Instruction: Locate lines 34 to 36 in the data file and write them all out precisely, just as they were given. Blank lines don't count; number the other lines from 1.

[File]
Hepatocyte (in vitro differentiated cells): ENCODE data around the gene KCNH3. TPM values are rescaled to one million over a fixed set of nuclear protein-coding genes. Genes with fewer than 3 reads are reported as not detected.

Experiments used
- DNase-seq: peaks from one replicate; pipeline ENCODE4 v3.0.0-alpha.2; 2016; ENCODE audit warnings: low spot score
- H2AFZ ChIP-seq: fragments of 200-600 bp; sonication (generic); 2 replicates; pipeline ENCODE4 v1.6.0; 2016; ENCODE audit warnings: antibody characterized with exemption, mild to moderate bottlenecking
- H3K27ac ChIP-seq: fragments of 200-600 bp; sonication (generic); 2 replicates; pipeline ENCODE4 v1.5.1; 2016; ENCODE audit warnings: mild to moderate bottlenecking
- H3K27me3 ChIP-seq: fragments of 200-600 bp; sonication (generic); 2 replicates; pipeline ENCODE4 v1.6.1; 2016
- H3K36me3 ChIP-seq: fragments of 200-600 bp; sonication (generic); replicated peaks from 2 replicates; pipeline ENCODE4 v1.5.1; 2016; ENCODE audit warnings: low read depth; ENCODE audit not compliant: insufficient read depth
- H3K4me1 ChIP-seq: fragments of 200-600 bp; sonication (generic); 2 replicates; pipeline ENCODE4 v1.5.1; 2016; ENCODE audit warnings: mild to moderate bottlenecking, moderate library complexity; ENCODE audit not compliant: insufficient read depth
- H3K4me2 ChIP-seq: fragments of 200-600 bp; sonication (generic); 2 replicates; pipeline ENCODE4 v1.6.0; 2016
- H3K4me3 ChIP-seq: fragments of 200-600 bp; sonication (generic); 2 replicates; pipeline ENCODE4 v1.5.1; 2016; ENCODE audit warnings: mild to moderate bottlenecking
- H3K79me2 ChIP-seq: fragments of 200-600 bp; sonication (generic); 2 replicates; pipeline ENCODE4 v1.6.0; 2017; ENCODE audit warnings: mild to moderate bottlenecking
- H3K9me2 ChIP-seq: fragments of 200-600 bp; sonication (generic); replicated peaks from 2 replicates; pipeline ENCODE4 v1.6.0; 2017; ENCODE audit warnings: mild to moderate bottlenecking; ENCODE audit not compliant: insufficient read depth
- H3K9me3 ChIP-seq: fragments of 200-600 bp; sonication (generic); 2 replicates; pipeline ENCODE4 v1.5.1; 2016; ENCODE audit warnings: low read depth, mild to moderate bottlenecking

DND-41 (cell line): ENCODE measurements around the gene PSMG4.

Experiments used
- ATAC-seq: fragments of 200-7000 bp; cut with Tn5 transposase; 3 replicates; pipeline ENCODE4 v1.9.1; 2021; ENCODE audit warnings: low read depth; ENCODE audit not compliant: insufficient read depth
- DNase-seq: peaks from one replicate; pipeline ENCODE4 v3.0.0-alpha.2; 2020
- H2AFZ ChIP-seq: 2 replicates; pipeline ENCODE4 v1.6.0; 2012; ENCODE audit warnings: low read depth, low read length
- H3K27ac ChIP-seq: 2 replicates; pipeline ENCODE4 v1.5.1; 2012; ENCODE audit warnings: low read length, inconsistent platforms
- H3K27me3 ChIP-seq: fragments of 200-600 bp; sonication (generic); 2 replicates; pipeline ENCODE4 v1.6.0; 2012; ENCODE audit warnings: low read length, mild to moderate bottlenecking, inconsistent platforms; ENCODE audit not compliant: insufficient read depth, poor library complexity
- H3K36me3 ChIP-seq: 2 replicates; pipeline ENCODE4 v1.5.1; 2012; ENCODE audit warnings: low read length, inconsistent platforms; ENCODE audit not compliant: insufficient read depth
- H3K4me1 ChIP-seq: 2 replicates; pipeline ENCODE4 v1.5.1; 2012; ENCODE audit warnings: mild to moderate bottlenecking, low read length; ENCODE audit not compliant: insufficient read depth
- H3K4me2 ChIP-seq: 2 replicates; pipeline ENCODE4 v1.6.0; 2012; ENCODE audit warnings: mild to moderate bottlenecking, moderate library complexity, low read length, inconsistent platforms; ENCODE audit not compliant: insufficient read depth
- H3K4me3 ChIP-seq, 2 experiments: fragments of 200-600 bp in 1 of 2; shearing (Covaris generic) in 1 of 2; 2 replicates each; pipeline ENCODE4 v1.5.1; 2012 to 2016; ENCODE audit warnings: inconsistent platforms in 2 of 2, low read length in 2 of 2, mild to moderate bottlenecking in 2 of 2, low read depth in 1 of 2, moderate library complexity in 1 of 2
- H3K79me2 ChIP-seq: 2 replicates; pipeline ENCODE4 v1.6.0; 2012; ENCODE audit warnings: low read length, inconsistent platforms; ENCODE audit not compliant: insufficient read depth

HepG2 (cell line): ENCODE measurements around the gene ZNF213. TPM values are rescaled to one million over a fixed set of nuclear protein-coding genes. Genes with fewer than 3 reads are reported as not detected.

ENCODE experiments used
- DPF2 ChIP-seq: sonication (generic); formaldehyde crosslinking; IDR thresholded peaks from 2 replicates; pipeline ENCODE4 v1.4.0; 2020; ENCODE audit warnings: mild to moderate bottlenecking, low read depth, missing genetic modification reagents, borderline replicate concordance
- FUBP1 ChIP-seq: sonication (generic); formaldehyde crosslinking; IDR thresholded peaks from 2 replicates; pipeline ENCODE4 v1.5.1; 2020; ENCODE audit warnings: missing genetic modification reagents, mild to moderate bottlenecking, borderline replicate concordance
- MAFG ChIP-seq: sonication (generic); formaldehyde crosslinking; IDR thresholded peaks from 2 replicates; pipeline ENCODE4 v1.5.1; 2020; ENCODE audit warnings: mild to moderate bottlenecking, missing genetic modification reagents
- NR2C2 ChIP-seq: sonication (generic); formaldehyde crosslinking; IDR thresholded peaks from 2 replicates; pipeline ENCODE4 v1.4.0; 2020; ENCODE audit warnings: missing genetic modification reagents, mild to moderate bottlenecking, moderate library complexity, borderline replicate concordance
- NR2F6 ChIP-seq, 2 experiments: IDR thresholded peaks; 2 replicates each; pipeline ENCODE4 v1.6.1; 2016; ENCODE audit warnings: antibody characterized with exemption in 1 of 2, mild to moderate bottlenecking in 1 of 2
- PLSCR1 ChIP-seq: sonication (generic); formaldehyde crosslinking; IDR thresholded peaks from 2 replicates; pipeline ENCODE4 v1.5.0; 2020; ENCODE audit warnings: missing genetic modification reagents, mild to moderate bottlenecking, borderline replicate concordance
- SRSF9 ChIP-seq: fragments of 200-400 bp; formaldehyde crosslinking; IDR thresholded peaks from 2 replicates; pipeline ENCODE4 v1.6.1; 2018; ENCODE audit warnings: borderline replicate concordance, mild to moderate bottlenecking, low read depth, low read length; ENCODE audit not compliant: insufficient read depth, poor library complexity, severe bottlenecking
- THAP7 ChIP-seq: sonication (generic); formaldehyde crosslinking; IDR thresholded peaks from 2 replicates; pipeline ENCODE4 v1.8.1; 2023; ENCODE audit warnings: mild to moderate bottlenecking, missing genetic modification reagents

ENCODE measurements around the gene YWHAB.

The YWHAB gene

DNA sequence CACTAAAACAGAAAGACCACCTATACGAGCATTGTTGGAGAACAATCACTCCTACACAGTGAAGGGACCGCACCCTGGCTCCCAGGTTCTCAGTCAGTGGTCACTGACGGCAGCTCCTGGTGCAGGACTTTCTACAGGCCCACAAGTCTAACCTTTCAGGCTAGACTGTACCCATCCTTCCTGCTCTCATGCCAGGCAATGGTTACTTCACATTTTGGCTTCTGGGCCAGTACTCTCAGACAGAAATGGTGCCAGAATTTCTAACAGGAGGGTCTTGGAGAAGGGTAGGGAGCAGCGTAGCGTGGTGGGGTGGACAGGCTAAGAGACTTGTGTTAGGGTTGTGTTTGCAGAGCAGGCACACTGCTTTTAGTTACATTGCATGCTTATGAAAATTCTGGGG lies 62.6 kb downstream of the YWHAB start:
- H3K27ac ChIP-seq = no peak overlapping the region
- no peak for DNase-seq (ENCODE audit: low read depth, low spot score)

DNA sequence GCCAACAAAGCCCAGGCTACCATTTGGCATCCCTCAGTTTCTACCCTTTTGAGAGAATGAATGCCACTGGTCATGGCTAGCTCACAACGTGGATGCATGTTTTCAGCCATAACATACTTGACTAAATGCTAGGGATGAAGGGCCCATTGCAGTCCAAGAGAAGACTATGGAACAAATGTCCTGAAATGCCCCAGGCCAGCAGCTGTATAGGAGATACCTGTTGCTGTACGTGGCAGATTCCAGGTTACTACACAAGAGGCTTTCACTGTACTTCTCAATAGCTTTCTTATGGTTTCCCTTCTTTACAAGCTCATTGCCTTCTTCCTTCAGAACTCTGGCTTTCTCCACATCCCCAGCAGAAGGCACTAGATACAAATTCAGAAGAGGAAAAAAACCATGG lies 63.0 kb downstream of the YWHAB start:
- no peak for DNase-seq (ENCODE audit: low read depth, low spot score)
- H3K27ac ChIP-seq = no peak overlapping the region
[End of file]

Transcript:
- SRSF9 ChIP-seq: fragments of 200-400 bp; formaldehyde crosslinking; IDR thresholded peaks from 2 replicates; pipeline ENCODE4 v1.6.1; 2018; ENCODE audit warnings: borderline replicate concordance, mild to moderate bottlenecking, low read depth, low read length; ENCODE audit not compliant: insufficient read depth, poor library complexity, severe bottlenecking
- THAP7 ChIP-seq: sonication (generic); formaldehyde crosslinking; IDR thresholded peaks from 2 replicates; pipeline ENCODE4 v1.8.1; 2023; ENCODE audit warnings: mild to moderate bottlenecking, missing genetic modification reagents

ENCODE measurements around the gene YWHAB.